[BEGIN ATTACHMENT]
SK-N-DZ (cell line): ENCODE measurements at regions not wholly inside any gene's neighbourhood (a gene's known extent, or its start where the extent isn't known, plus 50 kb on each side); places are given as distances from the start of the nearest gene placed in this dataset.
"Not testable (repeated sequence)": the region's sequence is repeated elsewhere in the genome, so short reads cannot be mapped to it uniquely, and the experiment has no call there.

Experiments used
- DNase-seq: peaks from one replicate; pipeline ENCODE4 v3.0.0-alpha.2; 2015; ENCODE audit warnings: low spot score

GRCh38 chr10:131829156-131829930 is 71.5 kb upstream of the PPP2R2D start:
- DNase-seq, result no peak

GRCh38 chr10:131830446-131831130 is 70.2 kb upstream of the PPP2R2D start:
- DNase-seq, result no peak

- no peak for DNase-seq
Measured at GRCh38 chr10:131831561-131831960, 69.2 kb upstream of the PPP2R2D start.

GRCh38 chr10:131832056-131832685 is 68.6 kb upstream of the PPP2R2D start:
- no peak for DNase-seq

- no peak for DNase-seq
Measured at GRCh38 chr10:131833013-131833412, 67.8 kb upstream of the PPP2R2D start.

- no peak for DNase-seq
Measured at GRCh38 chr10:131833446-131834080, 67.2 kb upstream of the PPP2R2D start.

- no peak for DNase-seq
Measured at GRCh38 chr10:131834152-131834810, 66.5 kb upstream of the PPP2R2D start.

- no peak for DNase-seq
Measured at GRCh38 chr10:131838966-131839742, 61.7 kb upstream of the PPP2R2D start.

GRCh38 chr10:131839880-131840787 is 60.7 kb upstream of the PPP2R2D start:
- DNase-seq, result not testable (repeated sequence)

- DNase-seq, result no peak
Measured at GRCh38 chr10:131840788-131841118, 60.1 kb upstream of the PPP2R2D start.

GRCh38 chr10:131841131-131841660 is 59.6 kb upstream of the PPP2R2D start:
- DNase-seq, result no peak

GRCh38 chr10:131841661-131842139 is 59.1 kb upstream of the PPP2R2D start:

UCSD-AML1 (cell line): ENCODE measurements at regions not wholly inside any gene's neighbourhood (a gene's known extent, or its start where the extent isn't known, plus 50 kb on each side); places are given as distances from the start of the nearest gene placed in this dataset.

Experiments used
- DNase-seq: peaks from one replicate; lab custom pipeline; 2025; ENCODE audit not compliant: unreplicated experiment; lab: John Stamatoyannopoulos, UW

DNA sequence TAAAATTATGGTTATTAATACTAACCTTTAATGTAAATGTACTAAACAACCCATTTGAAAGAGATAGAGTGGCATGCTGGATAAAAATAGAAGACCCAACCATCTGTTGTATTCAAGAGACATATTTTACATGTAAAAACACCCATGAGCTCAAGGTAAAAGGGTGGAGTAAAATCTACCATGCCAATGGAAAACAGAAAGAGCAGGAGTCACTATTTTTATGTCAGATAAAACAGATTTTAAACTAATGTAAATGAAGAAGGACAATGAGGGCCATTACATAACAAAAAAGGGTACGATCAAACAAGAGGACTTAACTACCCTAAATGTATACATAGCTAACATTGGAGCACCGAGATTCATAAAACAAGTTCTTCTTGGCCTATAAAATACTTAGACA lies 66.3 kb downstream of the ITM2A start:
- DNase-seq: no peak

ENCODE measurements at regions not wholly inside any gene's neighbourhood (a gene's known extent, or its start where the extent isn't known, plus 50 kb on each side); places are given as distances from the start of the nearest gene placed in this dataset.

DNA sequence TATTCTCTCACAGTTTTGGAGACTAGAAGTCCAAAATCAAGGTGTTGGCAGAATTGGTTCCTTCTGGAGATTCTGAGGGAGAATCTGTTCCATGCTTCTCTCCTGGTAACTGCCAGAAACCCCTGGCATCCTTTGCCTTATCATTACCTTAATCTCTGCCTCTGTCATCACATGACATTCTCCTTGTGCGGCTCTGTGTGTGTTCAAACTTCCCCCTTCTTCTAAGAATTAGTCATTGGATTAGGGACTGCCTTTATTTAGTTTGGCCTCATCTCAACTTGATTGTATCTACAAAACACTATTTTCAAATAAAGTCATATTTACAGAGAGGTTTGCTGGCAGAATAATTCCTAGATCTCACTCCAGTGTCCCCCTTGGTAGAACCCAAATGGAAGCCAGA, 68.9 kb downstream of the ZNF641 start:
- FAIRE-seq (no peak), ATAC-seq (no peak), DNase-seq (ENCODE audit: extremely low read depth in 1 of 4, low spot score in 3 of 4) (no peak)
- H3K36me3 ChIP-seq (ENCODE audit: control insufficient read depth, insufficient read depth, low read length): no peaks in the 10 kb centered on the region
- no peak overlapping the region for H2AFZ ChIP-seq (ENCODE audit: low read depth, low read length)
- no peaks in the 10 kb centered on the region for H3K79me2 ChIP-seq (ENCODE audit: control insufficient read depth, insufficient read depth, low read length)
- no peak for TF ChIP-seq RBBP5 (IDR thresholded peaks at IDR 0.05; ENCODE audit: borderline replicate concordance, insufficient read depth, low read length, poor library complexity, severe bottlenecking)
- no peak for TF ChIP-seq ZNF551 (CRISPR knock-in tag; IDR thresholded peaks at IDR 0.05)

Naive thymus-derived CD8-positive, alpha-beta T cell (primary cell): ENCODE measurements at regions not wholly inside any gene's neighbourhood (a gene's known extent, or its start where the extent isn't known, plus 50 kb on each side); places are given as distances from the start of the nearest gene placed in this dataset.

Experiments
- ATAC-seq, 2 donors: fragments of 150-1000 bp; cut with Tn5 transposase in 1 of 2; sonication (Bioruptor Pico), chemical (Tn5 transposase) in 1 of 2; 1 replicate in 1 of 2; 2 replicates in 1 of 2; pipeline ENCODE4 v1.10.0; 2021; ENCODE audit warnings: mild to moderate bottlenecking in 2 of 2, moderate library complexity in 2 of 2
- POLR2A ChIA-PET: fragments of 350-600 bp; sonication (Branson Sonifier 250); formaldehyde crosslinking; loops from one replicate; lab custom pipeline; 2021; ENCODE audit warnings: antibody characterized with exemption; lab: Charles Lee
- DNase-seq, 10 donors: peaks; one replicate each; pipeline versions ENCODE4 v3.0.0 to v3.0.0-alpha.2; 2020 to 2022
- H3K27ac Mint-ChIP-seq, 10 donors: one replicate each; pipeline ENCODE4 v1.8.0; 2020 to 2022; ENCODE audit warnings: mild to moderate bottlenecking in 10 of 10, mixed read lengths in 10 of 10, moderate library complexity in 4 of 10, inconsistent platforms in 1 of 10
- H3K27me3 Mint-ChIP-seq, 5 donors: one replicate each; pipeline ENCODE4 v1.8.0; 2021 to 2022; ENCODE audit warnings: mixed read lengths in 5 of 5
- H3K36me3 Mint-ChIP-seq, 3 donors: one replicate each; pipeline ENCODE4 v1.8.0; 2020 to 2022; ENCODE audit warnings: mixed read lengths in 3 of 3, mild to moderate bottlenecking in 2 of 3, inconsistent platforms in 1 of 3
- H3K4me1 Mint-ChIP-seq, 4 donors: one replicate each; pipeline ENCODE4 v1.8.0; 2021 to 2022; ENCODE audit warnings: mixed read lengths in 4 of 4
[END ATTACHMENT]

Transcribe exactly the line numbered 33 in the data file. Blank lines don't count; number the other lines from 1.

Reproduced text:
ENCODE measurements at regions not wholly inside any gene's neighbourhood (a gene's known extent, or its start where the extent isn't known, plus 50 kb on each side); places are given as distances from the start of the nearest gene placed in this dataset.